Then, Patch reports, police blamed him for the collision simply because he was riding in the crosswalk.

(Officer) Johnson said the accident report has the bicyclist listed as the cause of the accident.

“Bicyclists can’t ride in the crosswalk,” he said. “You have to walk it. As soon as you start pedeling (sic) you’re basically considered a vehicle and have to consider the rules of the road.”

Never mind that in order for the collision to occur the way it’s described, someone had to run the red light. Either the cyclist was crossing against the light — which would seem unlikely, given the heavy traffic on PCH at that hour — or the car that hit him ran it.

Either way, that would seem to be a more immediate — and important — cause of the collision than the simple presence of the rider in the crosswalk.

And never mind that the explanation given by Officer Johnson would appear to be in direct contradiction to state law.

According to California law, bikes are allowed to use crosswalks, which are legally considered an extension of the sidewalk. So if it’s legal to ride on the sidewalk — which the City of Los Angeles allows — it’s also legal to ride your bike in the crosswalk.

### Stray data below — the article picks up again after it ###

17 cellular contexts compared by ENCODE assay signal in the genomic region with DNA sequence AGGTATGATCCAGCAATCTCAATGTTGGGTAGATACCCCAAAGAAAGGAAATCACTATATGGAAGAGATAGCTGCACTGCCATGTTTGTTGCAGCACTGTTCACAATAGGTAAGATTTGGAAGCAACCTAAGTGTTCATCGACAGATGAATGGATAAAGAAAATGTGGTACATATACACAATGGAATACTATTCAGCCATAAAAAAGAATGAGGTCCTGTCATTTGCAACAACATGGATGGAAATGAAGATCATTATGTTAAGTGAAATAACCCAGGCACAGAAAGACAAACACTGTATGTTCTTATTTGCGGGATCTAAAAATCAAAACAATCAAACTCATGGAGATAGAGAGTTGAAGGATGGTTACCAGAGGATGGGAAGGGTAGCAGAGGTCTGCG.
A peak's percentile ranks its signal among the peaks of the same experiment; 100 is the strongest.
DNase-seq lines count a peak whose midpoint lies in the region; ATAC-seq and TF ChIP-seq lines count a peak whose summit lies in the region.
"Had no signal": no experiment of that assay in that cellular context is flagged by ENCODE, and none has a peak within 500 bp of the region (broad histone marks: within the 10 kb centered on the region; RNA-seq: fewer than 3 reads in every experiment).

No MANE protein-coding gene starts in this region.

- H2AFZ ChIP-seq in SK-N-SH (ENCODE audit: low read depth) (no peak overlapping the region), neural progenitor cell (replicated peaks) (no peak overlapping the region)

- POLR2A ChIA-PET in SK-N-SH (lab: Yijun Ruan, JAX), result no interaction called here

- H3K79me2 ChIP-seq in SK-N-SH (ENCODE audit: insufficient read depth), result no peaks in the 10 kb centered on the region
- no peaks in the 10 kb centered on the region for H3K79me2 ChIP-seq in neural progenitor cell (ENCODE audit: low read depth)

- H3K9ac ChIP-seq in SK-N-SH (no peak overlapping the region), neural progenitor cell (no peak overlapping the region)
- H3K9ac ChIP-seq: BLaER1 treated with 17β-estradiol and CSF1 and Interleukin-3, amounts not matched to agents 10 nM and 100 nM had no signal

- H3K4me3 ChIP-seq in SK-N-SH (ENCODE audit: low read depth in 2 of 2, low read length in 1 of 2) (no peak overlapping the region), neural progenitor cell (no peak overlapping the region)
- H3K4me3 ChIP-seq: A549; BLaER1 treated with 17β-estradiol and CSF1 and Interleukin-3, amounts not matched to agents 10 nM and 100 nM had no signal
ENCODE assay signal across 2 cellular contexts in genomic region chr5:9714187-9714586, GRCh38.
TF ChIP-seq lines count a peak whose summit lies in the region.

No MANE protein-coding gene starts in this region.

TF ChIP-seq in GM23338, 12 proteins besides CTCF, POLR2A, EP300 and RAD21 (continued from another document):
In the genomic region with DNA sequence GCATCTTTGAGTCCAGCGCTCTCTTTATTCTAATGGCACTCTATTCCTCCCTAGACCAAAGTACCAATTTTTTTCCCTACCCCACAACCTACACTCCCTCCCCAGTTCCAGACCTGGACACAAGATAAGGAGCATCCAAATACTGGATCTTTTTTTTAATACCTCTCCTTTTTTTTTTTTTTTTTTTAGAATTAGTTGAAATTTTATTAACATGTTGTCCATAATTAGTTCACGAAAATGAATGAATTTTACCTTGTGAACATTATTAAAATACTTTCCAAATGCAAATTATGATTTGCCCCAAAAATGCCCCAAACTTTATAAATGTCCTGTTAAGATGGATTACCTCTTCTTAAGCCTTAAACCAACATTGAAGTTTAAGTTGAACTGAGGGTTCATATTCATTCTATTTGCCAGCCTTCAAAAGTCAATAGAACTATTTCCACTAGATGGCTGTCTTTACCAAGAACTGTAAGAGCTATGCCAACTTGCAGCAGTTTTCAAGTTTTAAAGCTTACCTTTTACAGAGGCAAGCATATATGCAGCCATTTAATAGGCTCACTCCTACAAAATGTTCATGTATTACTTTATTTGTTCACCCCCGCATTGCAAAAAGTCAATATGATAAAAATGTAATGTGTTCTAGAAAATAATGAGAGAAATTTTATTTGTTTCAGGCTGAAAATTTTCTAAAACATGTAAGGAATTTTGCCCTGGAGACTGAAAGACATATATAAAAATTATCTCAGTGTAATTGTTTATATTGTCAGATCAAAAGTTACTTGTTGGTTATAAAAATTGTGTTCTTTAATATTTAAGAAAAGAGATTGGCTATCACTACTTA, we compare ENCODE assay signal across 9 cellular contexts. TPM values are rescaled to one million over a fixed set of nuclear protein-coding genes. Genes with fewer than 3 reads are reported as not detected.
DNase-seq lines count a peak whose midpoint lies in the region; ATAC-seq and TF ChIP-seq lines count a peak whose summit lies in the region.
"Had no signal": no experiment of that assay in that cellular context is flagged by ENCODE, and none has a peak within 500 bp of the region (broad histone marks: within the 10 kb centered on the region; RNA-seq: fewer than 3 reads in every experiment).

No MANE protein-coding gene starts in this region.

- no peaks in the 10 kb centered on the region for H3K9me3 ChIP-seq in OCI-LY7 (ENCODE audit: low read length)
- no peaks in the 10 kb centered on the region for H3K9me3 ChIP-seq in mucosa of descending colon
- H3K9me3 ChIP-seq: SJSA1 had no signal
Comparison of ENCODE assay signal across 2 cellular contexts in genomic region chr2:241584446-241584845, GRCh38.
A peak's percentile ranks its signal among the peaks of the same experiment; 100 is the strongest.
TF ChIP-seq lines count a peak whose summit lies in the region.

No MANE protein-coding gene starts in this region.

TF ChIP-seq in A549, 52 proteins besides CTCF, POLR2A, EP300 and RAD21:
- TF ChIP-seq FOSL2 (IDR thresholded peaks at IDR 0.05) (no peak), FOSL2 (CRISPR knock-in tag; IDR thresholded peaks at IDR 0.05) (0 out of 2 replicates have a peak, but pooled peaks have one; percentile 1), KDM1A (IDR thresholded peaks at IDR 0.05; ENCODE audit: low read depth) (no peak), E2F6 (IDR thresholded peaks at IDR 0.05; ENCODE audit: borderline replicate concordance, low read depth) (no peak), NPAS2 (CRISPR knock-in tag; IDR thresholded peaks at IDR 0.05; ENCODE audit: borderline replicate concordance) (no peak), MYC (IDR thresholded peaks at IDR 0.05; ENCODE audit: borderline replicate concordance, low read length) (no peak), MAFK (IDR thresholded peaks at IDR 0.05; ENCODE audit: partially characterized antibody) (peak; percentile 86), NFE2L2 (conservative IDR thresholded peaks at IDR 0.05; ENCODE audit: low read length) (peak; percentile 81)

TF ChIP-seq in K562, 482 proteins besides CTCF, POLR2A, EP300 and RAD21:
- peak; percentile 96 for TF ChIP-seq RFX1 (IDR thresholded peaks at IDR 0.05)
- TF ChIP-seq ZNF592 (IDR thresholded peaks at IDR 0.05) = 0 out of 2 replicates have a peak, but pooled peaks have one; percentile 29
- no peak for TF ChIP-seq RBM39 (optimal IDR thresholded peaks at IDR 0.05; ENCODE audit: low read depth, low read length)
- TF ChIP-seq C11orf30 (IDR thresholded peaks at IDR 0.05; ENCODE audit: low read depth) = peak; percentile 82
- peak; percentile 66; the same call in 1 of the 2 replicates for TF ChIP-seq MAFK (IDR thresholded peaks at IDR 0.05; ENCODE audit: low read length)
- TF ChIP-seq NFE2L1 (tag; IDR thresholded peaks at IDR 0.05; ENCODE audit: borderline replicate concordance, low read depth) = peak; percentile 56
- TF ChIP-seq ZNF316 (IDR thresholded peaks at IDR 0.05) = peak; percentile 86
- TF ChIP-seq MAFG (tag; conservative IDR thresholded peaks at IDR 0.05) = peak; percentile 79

Sort of.

In a failed attempt to clarify the law, the state legislature recently amended the law to say that cyclists can ride along a crosswalk. Yet failed to clarify what exactly that means.

After all, you can ride along a pathway or along a river, with very different meanings. One puts you on it, the other next to it.

So depending on who is interpreting the law, and how, you can either ride on the crosswalk or alongside it.